New Writer-in-Residence Reginald Scott Young
by Jordi F. Gonzalez
“What I find most rewarding about teaching is that I’m constantly learning and if I’m learning I think there’s something that my students are taking back,” Reginald Scott Young, New College of Florida’s new Writer-in-Residence, said. This is a prestigious position that every Spring semester issues in.
The school’s writer-in-residence program was made specifically to supply the high demand the student body has had over the years for creative writing options. The Chicago sourced writer Dr. Young will be teaching Introduction to Creative Writing and the more advanced From Poem to Story and Story to Poem workshops.
“I don’t think I’ll ever go back into another permanent position,” Young said. “For the next few years I want to teach in visiting positions because it gives you more time to write.”
Being drawn in by the warm weather, New College became an ideal spot where Young believes he will be comfortable and enjoy.
In 1990, Young received his doctorate in English from the University of Illinois at Chicago and most recently worked at the University of Louisiana at Lafayette as an English Professor where he spent 14 years contributing in the development of the students’ literary minds there. During his Cajun country days, Young would invite graduate students over and cook BBQ, paella and even nostalgic Chicago-style hot dogs as a favored pastime.
When Young was in college himself he partnered up with his Student Association and collectively published their newsletter that included assortments of poetry and artwork. He then became an editor for the Rafael Cintron-Ortiz Latino Cultural Center at the University of Illinois in Chicago where he was instrumental in creating the journal Bluesville: A Literary Journal of Chicago’s West Side. The name “Bluesville” came to be as an alternate for Gwendolyn Brook’s—who’s had a strong impact on Young—term “Brownsville” she used when speaking of the South side of Chicago.
To all aspiring writers, Young echoes the advice Ernest J. Gaines would give to young writers, “Whenever someone would ask him, ‘Gaines, what do I need to do to become a writer?’ He’d say ‘Eight things: read, read, read, read, read, write, write, write.’” It’s a saying Young enforces due to the fact that most novice writers forget to do substantial research before producing their writing – a must do for accomplished writers.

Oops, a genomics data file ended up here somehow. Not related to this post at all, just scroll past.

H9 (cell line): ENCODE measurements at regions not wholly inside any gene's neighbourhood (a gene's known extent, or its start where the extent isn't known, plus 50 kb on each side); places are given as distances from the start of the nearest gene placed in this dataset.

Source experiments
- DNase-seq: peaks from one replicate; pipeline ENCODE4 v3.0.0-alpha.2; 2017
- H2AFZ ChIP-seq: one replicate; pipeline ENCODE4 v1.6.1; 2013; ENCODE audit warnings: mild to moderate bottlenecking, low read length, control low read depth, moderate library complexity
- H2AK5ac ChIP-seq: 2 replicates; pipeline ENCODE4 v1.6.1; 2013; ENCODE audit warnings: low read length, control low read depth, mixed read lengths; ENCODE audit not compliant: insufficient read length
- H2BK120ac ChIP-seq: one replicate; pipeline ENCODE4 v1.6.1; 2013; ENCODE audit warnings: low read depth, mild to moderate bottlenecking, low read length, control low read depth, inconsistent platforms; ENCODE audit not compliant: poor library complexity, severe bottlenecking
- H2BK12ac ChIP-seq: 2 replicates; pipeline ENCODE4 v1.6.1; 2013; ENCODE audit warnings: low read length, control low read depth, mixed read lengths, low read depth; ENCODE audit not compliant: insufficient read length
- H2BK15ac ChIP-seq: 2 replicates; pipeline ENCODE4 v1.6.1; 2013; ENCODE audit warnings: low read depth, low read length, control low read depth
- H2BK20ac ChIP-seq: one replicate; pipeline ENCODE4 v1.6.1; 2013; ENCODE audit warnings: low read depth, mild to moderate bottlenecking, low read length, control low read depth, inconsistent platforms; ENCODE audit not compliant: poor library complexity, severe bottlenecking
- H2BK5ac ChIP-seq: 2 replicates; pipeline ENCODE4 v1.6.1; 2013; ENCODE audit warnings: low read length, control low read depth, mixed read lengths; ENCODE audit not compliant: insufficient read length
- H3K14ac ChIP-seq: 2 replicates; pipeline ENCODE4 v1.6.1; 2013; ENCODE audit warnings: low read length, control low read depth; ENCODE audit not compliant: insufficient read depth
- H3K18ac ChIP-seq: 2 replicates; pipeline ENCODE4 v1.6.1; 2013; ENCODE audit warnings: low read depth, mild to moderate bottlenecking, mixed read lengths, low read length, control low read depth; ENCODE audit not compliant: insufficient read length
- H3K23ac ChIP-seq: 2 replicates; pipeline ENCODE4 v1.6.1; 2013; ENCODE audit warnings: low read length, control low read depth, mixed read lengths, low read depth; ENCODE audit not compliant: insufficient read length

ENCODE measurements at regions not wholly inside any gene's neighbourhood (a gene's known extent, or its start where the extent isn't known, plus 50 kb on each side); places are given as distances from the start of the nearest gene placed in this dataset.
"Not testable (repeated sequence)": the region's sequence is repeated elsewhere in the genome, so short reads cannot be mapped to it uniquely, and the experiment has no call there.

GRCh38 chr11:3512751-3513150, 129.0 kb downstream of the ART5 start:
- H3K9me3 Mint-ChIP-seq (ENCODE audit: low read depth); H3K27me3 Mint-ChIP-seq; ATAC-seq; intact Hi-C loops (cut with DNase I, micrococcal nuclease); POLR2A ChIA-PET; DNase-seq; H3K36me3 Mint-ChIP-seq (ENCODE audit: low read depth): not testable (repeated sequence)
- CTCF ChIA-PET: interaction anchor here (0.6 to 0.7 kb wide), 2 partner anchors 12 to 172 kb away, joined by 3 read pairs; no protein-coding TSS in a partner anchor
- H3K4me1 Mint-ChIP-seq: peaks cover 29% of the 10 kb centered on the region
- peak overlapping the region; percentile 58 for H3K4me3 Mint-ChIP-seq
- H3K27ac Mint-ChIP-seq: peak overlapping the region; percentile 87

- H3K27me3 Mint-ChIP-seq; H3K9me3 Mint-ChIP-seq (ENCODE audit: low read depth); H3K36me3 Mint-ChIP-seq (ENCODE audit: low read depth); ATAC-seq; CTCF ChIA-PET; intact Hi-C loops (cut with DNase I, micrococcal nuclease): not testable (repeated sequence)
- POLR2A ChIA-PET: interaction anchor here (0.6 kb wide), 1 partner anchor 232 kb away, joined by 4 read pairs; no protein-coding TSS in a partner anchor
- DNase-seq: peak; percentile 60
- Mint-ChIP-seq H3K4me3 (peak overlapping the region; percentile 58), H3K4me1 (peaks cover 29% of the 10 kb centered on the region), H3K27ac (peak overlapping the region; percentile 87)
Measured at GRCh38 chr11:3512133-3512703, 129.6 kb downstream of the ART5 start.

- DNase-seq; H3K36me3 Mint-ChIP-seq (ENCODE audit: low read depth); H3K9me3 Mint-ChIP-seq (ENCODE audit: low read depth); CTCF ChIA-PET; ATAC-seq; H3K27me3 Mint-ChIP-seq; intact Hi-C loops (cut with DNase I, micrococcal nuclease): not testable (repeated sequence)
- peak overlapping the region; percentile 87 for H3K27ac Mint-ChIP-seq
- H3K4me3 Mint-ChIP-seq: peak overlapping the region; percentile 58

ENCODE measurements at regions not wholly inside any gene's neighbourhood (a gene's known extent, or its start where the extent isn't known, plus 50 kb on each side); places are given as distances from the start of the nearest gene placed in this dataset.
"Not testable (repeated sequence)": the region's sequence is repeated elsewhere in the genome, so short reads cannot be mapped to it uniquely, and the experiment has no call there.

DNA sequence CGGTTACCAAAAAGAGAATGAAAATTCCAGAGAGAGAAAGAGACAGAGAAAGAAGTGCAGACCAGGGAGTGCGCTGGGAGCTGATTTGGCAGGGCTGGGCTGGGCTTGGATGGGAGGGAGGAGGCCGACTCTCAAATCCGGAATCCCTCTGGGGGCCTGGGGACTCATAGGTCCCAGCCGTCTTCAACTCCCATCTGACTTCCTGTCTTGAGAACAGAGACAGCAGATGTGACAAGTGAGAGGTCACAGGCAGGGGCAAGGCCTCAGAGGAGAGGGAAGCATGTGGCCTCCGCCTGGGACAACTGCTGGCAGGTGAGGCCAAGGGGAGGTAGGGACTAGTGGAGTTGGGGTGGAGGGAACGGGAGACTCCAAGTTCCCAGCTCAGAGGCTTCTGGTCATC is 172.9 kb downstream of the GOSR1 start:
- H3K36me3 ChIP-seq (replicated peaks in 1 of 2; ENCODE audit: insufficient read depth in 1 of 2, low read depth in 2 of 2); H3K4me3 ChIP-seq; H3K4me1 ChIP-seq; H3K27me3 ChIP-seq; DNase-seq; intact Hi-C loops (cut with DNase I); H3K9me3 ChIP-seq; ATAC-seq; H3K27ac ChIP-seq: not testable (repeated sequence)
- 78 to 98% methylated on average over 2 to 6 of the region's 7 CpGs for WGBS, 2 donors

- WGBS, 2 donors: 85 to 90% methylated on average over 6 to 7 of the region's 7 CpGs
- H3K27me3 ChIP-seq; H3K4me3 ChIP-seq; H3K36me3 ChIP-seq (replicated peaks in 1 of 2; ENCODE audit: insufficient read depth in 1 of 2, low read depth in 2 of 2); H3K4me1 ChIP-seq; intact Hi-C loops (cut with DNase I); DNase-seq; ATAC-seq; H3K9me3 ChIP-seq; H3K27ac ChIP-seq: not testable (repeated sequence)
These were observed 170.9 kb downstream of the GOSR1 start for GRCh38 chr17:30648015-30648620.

Mentors of his that affected his life were the likes of Mississippi Blues poet Sterling Plumpp who responded, “Yeah these are fine, but have you ever thought about what’s more important in poetry: Content or form?” when the shocked fledgling Young presented some of his original poems to Plumpp. Experiences like that shaped his development and pushed him in his earlier years to become better.
Some of his favorite endeavors have included events with poetry, music and art like City Songs, which was, “Truly a multicultural workshop before multiculturalism became famous,” as Young said. Other projects like Galleria Kiki where he and his close friend Sandra Cisneros, author of The House on Mango Street, would transform Cisneros’ brother’s loft into a creative and artistic atmosphere have been personal highlights of his career.
“Things like that were important for the development of Chicago literature in the 1980s… Especially bridging the cultural, racial and social divisions that existed,” Young said.
In the classroom he aims to create engaging experiences whether they be impromptu or not.
“By nature I’m pretty improvisational so that I don’t get too locked into one thing, when class is going well you should discover something new, something different, something should happen, so that we walk out feeling as if we’ve gone somewhere during that time,” Young said. “I think my style is more what you call the Socratic method.”
Young’s influences draw from from the Harlem Renaissance writer Jean Toomer who wrote Cane, which was loosely replicated in Young’s dissertation Crimes in Bluesville as also being a multi-genre novel filled with poetry and nonfiction. Gabriel Garcia Marquez is another main source of inspiration for Young, author of One Hundred Years of Solitude, which was “some of the most beautiful writing,” of original Spanish text, according to Young.
Optimistic and enthusiastic about the upcoming months, Young is eager to develop the capacities of the students in his classes in the same way these previously mentioned greats have done for him. He is intending on doing at least two public readings here at New College, but the dates are still tentative, however, on Mar. 1 all interested listeners and poetry buffs can join a reading at the State College of Florida in Venice.